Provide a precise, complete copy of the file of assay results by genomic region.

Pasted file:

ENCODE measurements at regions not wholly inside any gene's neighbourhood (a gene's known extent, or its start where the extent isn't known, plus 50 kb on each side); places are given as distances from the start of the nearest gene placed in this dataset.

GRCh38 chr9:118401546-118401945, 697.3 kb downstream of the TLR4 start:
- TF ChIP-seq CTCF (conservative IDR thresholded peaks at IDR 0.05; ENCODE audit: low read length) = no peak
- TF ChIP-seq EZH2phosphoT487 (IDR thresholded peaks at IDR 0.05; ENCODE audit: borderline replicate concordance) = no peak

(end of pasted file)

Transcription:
ENCODE measurements at regions not wholly inside any gene's neighbourhood (a gene's known extent, or its start where the extent isn't known, plus 50 kb on each side); places are given as distances from the start of the nearest gene placed in this dataset.

GRCh38 chr9:118401546-118401945, 697.3 kb downstream of the TLR4 start:
- TF ChIP-seq CTCF (conservative IDR thresholded peaks at IDR 0.05; ENCODE audit: low read length) = no peak
- TF ChIP-seq EZH2phosphoT487 (IDR thresholded peaks at IDR 0.05; ENCODE audit: borderline replicate concordance) = no peak